Innovation Research and Strategy

Hanne

Viehmann

# Sustainability Strategy  # Circular Economy  # Recyclability  # Reusability # Material Experiments  # Product Design

Sustainable Bhar

The outcome of this design project is an inclusive design approach to consolidate an intentionally sustainable but incomplete attempt at preventing plastic waste in India. The focus lies on a development of a sustainability strategy for the disposable tea cup made from terracotta.

Bhar [baːɐ̯]

Bhar is the disposable teacup made of terracotta and a traditional item from India. The cup is at the centre of centuries-old traditions.

Terracotta cups have gradually given way to polystyrene and coated paper cups in the last decades due to their higher convenience, such as the ability to carry them in big stacks, and the lower prices of purchase.

Recycling

Reusing

Influence

Project achievements:

Step 1: Product and material analysis

Step 2: Development of a recycling process for terracotta cups

Step 3: Strategy applying a circular economy to a traditional tea culture

Step 4: Material and design opportunities

 

Sustainable attempt by Indian minister

 

Make India plastic free

 

Minister Piyush Goyal stated in 2019 that he attempts to avoid large masses of plastic waste and choses to replace tea cups made of synthetic materials with traditional terracotta.

He introduces Bhar as the “environment-friendly” alternative to disposable plastic cups and argues that this strategy will “help in environmental protection and will positively affect the domestic pottery industry”. He additionally highlights the importance of the cup for the Indian heritage.

 

No plastic waste to terracotta waste ...

Design initiative

 

Make India waste free

 

The motivation behind the design project is the evaluation of the arguable sustainable deal between “no plastic” and “zero waste”, made by the Indian minister in 2019.

Sustainable Bhar takes the initiative to complement the politician’s concept and analyses the opportunity of a circular economy to make Bhar a viable and sustainable solution for plastic tea cups.

The challenge is to avoid waste of material globally.

Step 1

Product and material analysis

Bhar

 

Diameter: 57 –– 59 mm

Height: 43 mm

Weight: 34 gramm

Capacity: 44 ml

 

Material: terracotta

Colours: reddish-brown to yellowish to orange with greyish to purple discolourations

Ethnographic research in Kolkata, West Bengal, in 2019

The research question “how sustainable is Bhar?'' explores the ability of the terracotta cup to be a valuable alternative to plastic cups in India. The ethnographic research reveals the socio-cultural influence of the cup.

 

Kolkata is a location in India where the tradition has been maintained and represented with pride. The integration of the cup into everyday life and the potteries that still exist in the district are features that distinguish Kolkata from other cities in India.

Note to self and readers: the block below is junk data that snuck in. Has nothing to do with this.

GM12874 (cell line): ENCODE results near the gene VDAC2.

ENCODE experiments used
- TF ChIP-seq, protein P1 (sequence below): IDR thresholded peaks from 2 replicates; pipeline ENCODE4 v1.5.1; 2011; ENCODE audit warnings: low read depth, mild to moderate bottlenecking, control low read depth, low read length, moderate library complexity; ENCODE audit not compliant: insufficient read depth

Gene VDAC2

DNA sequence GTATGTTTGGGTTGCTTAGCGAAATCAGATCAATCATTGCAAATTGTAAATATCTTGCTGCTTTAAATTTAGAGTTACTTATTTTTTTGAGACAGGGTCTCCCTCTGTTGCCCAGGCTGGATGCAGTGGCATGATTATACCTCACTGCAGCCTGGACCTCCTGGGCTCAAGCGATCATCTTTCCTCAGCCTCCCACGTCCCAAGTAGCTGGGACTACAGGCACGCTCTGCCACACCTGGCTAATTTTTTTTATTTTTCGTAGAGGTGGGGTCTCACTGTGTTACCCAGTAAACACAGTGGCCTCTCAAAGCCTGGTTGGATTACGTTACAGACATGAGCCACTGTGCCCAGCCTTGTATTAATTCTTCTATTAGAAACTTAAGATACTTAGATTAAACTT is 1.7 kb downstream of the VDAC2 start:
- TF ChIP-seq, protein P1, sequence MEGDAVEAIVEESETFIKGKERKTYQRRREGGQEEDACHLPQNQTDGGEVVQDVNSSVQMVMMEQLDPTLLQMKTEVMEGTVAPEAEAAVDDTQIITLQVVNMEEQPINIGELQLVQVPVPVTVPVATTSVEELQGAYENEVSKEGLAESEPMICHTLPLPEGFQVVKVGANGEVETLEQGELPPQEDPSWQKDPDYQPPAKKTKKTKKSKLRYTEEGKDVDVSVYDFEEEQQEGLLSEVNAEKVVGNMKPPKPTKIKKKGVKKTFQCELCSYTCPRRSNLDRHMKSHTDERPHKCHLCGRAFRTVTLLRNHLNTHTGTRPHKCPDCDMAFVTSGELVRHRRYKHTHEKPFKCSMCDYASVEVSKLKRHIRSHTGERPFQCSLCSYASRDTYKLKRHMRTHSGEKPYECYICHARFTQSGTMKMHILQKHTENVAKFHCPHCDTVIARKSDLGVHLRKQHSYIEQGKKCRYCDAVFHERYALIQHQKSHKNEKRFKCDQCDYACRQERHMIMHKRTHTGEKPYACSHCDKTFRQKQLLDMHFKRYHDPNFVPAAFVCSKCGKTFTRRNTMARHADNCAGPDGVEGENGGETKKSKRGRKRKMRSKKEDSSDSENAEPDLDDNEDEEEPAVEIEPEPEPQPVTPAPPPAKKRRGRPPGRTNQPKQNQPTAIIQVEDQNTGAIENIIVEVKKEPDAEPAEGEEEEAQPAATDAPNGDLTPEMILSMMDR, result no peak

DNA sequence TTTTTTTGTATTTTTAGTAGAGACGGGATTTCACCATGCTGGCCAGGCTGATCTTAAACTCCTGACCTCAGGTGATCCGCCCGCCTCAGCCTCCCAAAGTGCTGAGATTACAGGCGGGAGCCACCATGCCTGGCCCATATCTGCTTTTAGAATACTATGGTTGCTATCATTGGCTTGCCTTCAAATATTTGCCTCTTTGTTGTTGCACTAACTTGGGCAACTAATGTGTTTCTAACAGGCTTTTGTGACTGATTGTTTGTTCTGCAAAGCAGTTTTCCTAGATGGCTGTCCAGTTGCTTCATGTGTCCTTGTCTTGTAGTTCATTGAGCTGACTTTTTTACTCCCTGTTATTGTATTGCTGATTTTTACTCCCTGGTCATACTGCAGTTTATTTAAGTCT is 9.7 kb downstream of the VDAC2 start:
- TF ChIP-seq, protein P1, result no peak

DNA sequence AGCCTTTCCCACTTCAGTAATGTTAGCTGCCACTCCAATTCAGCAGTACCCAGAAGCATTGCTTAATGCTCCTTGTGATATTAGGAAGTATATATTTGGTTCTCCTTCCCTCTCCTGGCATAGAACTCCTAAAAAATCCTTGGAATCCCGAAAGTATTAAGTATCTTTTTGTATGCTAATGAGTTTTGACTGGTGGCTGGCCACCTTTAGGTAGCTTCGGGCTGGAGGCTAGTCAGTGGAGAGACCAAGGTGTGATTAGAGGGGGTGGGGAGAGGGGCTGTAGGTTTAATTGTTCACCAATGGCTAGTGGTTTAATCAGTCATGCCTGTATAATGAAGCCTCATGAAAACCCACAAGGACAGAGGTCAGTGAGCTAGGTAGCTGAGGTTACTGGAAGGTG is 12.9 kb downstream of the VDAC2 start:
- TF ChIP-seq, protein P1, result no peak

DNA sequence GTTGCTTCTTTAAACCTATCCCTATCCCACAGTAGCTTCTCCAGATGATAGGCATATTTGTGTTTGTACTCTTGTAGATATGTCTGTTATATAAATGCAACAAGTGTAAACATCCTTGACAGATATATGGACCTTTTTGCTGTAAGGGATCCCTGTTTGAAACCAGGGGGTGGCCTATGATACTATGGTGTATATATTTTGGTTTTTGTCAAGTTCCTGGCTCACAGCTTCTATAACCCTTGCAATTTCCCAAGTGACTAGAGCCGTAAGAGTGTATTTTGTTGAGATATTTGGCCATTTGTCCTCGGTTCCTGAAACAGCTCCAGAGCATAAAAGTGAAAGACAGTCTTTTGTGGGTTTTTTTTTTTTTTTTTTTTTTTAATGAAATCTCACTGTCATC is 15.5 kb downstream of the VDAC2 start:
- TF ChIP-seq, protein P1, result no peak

Traditional pottery families make Bhars by turning the natural material clay into the small tea cups.

Vendors and tea drinkers celebrate the traditions and enjoy the earthen flavour that is added through wet terracotta.

Bhar is manufactured within two days and daily distributed to local tea vendors. The average tea drinker empties / uses the cup within 15 minutes.

Raw clay

Raw clay is wet, plastic, malleable, and muddy. The resource is originally dug up from rivers and wetlands. Some is mined from the holy river Ganges which highlights the belief in a spiritual material and a stronger symbol of Indian heritage.

 

Pottery clay

To prepare the raw clay for turning, the potter vigorously kneads clay with his feet to make it smooth and sort out organic inclusions.

 

Terracotta

The terracotta's structure is porous, menaing it absorbs liquids within about 10 minutes and stores those liquids until they evaporate.

Life cycle

The product life cycle of Bhar includes the 4 stages: source, execution, utilisation, and discard. The assessment diagram show 12 steps and starts with mining the raw clay. It visualises the material processing, manufacture, distribution, use, and disposal.

 

The supply chain of the cup is simple and transparent: each potter family distributes the cups to the nearby vendors and street sweepers take the cups to the local landfill after use.

Sand

Terracotta is generally seen as a biodegradable material, which leads to the understanding that its life cycle is closed and ends with the decomposition into sandy soil.

Tradition believes that the clay returns into soil and shows a perfect ecological model.” But from a neutral perspective of a material scientist, Bhar loses its plasticity and possibility to biodegrade back into mud during the firing process. The characteristics of clay impart a change in the material’s structure when firing above a temperature of 200 degrees Celsius. Clay changes into a ceramic material.

 

Therefore, it is possible for terracotta to decay into sandy soil after two years. The cups first break into shards. These shards continue to break down into smaller shards and rough sand until they have become fine sand. This sandy soil mixes with water and natural earth, which gives the appearance that the cup has completely changed back into mud.